Starting here is a big risk for the author to take. Whatever comes next has to be at least as compelling as all the backstory. I think against the odds, it works.

At its core, The House of Shattered Wings is simple who-done-it mystery. Someone/something is killing people and the characters have to find and stop the killer. Compared to the backstory, this doesn’t sound nearly as interesting. However, Bodard surrounds the mystery with layers on layers of complicated politics, questions of faith, conflicting relationships, and intersecting world mythologies. And as the mystery begins to unravel, it intersects with several pre-novel plotlines. This intersection helps keep the main storyline as compelling as the pre-book storyline.

House of Shattered wings is the first in a series, but it works as a solo novel. The ending has a satisfactory conclusion. When the next book comes out, I’ll pick it up.

Do these 3 things to rebalance your mind

I have a theory.
The holidays at end of the year are like the universe washing a cosmic load of laundry.
Projects that stalled, ideas never executed, stories unfinished, high emotion encounters.
Everything becomes an immediate priority simultaneously. You didn’t think you were going to have to deal with it, but here it is in your face, and it needs your attention right now.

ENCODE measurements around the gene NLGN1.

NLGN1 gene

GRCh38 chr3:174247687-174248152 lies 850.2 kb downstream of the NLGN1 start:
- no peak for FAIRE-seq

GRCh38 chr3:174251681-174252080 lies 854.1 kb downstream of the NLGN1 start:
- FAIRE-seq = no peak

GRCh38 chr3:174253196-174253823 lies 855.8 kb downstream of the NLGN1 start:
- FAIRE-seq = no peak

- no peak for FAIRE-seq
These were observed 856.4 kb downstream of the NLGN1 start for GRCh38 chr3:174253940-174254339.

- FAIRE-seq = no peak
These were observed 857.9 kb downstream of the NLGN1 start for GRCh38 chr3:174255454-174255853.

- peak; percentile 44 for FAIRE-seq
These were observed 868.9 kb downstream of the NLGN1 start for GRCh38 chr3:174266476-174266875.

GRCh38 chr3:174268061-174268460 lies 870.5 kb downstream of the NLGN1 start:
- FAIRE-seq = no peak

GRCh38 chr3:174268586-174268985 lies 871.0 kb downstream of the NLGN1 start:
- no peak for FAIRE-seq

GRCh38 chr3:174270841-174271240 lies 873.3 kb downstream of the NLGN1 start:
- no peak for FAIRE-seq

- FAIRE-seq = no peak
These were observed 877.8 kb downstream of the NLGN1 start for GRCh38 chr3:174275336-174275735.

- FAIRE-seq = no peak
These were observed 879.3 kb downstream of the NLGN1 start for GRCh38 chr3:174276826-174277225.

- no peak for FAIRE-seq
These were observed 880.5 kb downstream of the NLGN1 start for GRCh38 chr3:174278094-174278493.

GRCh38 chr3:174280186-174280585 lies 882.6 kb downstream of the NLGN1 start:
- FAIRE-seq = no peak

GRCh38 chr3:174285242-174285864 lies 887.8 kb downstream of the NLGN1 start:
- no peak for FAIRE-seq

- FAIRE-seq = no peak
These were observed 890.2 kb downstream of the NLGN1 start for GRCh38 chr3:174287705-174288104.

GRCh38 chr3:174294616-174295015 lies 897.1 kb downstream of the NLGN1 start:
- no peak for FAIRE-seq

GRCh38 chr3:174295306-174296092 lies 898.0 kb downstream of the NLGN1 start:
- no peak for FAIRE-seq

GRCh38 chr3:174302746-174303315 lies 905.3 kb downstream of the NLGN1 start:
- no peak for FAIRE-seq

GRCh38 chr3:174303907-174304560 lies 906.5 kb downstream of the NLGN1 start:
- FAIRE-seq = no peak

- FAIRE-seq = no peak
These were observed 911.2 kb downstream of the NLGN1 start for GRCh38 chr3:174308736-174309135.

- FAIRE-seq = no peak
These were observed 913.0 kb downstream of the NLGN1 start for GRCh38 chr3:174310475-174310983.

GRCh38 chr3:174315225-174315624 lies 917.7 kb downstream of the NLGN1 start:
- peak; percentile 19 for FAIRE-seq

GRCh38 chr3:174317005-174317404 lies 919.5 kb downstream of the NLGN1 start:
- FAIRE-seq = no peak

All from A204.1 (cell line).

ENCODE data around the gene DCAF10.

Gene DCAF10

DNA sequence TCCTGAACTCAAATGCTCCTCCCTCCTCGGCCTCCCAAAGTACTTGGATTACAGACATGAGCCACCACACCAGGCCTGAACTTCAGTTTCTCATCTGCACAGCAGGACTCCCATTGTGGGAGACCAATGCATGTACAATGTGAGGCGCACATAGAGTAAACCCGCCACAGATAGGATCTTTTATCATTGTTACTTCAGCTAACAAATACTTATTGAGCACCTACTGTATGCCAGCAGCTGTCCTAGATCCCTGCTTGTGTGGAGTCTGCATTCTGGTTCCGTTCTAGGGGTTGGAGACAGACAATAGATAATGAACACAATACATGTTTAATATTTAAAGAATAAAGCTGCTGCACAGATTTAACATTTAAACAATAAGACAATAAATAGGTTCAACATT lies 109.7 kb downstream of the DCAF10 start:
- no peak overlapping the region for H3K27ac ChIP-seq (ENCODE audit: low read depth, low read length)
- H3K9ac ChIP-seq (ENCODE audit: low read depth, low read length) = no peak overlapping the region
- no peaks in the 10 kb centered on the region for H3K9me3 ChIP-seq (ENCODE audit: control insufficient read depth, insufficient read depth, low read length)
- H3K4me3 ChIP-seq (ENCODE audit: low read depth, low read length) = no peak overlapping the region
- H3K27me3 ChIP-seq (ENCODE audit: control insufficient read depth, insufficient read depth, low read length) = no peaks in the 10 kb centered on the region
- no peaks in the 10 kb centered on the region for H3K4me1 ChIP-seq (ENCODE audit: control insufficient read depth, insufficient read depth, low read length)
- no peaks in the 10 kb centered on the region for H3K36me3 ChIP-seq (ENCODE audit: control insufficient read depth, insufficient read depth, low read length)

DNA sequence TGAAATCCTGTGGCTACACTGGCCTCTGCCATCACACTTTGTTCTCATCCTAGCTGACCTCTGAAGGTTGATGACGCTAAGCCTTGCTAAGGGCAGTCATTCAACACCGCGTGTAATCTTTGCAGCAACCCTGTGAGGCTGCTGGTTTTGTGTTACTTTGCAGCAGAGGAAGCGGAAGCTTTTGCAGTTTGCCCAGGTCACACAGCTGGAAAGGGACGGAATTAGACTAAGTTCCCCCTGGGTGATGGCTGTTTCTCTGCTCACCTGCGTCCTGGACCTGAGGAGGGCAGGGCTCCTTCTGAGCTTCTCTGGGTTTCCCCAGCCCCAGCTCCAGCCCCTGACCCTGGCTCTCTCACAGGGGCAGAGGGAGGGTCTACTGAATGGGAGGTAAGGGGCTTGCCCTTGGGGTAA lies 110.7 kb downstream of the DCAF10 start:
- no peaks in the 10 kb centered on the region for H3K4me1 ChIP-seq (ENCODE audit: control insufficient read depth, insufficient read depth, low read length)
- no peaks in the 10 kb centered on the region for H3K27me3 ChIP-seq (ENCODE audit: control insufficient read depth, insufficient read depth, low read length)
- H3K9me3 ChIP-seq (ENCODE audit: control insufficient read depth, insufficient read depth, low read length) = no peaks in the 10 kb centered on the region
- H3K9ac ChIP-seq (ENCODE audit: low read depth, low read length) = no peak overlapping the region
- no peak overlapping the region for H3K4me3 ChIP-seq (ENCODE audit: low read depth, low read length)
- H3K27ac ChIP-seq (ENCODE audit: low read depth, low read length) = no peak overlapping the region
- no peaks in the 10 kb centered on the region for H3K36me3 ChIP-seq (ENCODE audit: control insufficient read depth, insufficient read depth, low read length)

This is a good thing.
It’s the opportunity to resolve the year and start fresh in January. All this dirty chaos laundry will finish its washing, but right now it may feel like you’re caught in the spin cycle.

How do you rebalance when the universe is trying to spin you senseless?

One: Quiet your immediate space
Sit in your quiet place.
If you don’t have a quiet place, find one.
Your quiet place should be someplace comfortable where no one will bother you for 2-3 minutes.
Close your office door. Sit in your car in the driveway. Step into the nearest closet.
Maybe your life is so crazy right now that the only place you can escape is the bathroom.
Whatever your quiet place is, go there.

Two: Close your eyes and breathe
Close your eyes.
Now breathe.
Inhale through your nose to the count of six.
Exhale out your mouth to the count of six.
Do this ten times. Breathing is good.

Three: Open your eyes and look at a kitten picture
Open your eyes.
Look at the kitten picture below.
Say to yourself, out loud five times, “This kitten is okay, and so am I.”


Leave your quiet place. Go back into the world. Rinse and repeat as necessary.